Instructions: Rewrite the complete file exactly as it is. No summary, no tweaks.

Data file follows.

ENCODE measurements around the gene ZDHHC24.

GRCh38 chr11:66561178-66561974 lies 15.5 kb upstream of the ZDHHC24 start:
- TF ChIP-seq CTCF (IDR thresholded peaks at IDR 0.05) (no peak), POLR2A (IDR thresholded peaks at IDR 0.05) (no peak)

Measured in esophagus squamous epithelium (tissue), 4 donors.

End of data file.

ENCODE measurements around the gene ZDHHC24.

GRCh38 chr11:66561178-66561974 lies 15.5 kb upstream of the ZDHHC24 start:
- TF ChIP-seq CTCF (IDR thresholded peaks at IDR 0.05) (no peak), POLR2A (IDR thresholded peaks at IDR 0.05) (no peak)

Measured in esophagus squamous epithelium (tissue), 4 donors.